Block All Website Notifications on Chrome with These Settings and Extensions

Get rid of cookie notifications, block ads, and stop auto-playing videos

Jessica Greene
Jessica Greene / January 14, 2019

Pop-ups, modals, overlays, interstitials: There are a lot of different ways to refer to the design elements that websites use to notify you of something (e.g., this site uses cookies) or encourage you to take an action (e.g., sign up for our newsletter). Regardless of what you call them, these notifications can be annoying, intrusive, and distracting.

But you don't have to deal with the process of closing multiple pop-up notifications to read content online. With the right extensions, you can block all website notifications on Chrome—and get rid of other annoying website elements like paginated articles and auto-playing videos—to start enjoying a less distracting online reading experience.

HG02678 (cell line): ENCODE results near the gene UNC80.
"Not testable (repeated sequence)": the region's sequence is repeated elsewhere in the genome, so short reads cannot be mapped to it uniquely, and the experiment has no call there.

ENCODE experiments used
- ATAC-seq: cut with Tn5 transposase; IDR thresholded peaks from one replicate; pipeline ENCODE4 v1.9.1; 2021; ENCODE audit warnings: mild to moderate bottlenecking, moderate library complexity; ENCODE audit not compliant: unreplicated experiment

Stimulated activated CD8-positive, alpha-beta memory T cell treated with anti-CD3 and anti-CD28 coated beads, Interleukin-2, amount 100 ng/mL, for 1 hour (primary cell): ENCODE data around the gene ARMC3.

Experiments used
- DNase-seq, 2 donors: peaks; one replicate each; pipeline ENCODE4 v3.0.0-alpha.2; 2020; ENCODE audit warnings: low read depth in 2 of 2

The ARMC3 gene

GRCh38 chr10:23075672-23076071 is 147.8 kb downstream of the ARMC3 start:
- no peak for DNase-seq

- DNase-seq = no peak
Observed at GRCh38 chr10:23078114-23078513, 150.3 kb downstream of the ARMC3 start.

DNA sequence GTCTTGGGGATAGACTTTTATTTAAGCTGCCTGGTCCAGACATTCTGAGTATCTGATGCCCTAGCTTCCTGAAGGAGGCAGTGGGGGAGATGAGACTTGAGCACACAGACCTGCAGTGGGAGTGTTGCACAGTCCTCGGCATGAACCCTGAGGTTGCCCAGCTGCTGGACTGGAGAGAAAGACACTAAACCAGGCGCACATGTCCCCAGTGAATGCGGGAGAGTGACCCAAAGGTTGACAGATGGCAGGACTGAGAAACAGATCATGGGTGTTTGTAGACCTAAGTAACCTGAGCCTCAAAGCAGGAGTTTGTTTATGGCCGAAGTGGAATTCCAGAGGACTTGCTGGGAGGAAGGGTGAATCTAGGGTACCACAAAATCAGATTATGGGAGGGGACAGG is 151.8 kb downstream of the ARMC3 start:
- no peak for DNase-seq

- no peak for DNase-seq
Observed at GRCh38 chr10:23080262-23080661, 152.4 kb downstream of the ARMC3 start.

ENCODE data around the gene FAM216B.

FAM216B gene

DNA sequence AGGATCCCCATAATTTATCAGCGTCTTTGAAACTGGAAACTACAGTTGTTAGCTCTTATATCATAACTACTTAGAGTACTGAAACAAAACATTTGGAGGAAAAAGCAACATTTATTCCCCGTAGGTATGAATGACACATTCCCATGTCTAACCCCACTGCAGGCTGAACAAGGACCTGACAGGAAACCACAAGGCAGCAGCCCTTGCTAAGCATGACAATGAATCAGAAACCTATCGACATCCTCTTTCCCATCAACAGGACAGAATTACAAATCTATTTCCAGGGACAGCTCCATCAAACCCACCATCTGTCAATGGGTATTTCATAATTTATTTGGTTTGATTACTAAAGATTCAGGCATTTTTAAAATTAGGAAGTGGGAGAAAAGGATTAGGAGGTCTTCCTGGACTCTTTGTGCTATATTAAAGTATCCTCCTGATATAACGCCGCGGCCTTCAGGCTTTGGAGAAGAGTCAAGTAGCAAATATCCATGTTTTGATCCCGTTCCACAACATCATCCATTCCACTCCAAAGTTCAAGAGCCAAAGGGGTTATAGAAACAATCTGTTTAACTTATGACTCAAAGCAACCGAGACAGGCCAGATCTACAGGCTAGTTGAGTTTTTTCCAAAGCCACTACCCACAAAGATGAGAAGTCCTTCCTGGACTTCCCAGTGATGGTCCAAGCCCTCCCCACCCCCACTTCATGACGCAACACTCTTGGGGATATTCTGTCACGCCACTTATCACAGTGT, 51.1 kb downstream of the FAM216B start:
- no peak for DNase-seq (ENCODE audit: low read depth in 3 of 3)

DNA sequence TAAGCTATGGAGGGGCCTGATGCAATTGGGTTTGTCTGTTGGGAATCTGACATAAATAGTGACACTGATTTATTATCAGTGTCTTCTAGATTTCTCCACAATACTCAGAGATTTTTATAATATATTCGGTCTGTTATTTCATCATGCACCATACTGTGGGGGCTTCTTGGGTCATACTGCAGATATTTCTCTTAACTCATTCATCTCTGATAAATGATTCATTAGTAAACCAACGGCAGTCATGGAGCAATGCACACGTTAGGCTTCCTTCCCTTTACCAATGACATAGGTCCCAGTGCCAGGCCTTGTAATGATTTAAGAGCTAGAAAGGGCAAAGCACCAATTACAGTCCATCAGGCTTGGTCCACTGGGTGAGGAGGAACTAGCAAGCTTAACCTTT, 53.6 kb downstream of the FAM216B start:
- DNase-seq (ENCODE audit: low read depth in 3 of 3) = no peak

How to Block Website Notifications on Chrome

It's easy to justify real-time desktop or browser notifications for something like incoming emails or Slack messages. It's harder to justify getting them for new content on a website you just heard of for the first time because it showed up in the search results. However, that doesn't stop websites from asking you to let them send push notifications to your desktop or browser.

Push notifications request

If you're tired of seeing these pop-ups and having to decline the requests, you can change your Chrome settings to either block all push notification requests or block them on specified sites.